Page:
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SSD, hibernation and wear... Needing advice!


Julio Cortez

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22
#1
Hi everyone :)

I got my copy of Windows 8 off Dreamspark several days ago and I decided to try it on my notebook. Well, first of all I must say that I really like the way it's quicker and neater than Seven.

but considering that quite everything I use is desktop-based, I tried different ways to bypass the Modern UI Start screen and stay on the desktop as much as possible (at least for now).

Eventually I decided to create a shortcut to "shutdown /h" and pin it to the taskbar where Seven formerly had the orb (so I could just hibernate the system by clicking once on it).

Now, this is the question: seeing that I use hibernation 3/4 times per day, and that Windows 8 is installed onto a Samsung 470 SSD...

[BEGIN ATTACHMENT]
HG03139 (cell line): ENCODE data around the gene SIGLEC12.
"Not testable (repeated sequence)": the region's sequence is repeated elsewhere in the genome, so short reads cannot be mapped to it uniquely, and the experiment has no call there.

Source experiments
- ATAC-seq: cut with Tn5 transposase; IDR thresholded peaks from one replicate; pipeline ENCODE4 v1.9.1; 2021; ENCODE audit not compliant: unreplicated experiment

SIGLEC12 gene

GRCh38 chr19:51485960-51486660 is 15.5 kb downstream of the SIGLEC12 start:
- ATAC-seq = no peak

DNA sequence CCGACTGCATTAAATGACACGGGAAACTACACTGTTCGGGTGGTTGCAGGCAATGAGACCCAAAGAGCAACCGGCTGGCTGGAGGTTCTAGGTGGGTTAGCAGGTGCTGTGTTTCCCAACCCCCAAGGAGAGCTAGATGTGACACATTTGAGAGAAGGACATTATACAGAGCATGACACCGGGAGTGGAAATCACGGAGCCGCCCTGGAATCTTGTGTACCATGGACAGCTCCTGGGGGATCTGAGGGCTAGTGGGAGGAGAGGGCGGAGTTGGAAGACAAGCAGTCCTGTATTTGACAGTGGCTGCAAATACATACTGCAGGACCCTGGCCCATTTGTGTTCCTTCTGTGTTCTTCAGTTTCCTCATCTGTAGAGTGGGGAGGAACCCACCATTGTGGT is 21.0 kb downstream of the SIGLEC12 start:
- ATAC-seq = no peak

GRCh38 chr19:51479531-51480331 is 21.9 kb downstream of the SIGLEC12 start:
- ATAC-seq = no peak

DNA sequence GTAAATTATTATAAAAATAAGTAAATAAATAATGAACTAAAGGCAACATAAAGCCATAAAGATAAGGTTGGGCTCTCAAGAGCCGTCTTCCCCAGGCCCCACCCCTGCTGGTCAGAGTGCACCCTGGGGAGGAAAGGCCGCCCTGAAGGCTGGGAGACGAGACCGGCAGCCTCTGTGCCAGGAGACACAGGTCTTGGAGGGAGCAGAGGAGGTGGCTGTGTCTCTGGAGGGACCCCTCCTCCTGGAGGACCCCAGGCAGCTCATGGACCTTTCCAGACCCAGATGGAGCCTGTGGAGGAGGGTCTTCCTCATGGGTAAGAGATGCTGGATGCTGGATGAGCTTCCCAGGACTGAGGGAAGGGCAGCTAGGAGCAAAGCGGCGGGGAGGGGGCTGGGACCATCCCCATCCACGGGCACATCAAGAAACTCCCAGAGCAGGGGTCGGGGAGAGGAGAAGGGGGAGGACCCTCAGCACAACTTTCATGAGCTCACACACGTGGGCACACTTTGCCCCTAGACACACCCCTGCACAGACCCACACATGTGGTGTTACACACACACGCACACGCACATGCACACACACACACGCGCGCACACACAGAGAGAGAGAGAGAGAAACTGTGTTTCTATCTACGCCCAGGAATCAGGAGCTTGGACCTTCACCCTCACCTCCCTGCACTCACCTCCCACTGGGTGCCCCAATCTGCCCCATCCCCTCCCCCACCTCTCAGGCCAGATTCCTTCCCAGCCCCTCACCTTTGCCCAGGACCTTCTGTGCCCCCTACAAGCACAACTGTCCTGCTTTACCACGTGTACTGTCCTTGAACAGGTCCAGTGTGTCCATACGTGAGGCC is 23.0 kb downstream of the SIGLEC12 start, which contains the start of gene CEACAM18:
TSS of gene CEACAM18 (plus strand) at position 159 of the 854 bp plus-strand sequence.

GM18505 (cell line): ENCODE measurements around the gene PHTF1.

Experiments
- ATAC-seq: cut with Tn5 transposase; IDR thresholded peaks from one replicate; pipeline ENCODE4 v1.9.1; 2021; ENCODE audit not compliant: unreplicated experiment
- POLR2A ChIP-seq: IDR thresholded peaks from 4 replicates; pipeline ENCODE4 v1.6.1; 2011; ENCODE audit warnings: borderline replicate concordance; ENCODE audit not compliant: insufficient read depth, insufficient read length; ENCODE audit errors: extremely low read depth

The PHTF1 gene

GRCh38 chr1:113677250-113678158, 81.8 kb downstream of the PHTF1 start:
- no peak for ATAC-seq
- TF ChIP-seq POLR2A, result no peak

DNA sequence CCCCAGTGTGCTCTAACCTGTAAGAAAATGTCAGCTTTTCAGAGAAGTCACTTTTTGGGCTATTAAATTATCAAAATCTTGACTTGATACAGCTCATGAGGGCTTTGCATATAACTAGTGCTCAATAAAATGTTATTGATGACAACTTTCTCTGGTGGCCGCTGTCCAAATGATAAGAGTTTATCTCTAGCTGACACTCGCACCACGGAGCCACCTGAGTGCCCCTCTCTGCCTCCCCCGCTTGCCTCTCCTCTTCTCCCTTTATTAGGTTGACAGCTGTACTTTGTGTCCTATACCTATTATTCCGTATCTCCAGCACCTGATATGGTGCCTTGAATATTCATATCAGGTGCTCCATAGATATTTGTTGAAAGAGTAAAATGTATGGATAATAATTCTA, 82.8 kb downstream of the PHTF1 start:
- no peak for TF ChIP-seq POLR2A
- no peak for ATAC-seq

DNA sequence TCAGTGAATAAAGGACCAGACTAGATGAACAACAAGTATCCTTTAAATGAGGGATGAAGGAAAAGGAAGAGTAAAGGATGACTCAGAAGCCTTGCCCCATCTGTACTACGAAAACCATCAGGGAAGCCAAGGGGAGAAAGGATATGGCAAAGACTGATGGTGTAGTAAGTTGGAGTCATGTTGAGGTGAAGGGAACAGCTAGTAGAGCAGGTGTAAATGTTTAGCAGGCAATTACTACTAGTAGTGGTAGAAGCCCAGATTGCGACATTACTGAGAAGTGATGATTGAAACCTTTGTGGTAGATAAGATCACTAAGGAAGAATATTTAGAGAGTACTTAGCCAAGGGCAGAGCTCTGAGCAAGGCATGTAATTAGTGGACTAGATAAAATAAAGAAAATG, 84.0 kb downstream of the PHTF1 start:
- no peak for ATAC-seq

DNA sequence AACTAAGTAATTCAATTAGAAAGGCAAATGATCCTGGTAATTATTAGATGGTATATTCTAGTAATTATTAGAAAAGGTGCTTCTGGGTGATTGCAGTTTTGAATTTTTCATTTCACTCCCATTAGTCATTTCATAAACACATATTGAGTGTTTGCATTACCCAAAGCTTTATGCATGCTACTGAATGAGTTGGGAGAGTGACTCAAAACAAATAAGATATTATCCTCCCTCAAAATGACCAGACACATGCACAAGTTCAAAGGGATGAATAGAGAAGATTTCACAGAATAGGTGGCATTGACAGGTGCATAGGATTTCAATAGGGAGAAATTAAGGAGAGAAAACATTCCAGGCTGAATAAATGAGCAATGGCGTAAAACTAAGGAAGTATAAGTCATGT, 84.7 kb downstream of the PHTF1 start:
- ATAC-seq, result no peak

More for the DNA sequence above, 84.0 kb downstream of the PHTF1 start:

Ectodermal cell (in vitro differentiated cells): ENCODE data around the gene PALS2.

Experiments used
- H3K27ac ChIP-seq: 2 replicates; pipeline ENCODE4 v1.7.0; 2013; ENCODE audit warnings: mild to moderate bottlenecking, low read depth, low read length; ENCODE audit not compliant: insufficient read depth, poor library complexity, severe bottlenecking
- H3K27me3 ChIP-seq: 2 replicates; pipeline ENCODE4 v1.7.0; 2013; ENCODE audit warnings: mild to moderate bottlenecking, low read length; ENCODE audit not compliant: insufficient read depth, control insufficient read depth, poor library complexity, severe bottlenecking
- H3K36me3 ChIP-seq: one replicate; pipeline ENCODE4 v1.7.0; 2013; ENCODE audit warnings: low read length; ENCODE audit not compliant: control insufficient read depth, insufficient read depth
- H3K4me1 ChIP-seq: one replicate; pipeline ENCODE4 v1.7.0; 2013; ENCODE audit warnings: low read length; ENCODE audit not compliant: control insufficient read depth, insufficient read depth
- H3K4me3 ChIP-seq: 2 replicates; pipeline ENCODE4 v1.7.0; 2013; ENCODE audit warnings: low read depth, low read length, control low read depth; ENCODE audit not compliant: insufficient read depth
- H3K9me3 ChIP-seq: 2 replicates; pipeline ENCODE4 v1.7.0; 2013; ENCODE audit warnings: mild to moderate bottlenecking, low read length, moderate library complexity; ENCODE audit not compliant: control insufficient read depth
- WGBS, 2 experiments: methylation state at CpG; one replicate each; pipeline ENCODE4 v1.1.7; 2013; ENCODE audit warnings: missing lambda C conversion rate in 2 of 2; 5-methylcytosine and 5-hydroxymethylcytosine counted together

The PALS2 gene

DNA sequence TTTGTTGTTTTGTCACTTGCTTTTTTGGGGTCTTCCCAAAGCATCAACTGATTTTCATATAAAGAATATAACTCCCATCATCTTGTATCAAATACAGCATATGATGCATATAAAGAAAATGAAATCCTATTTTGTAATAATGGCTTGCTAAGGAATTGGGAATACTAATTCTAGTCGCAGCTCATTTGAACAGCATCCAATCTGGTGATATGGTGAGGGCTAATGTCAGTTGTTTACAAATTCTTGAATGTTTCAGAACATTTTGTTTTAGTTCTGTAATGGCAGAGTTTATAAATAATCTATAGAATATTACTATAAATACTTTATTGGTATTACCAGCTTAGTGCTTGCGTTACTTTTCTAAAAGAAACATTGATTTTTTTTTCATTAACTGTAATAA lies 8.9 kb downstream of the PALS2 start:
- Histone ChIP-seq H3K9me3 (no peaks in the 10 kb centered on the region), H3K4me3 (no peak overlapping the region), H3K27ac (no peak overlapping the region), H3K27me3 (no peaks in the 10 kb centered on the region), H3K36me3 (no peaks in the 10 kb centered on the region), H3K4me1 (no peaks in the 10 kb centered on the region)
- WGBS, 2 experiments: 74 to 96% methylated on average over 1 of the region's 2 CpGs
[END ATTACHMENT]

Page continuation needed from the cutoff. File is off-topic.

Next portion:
Does the lifespan of the disk get significantly shorter (because of the limited rewrite cycles supported by the SSD drives) if I use hibernation instead of the normal shutdown?

I believe not, but any advice/suggestion would be very appreciated! :)

Tnank you in advance!
 

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brummyfan

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#2
You don't need to worry about hibernation, I use the "OS optimisation" in Samsung Magician, it tunes my ssd.
 

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Kebero

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#3
I know this is off topic, but instead of creating a shortcut to pin on the task bar, why didn't you just set your laptop's power button to hibernate?
 

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Julio Cortez

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#4
Well, it might be a good idea of which I didn't think before. I'll do it immediately! ;)
You know, being used to a desktop PC (on which there's still Windows 7) I feel more comfortable using the Start orb to hibernate instead of pressing the power button...

Thanks for the suggestion :)
 

My Computer

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    Windows 10 1703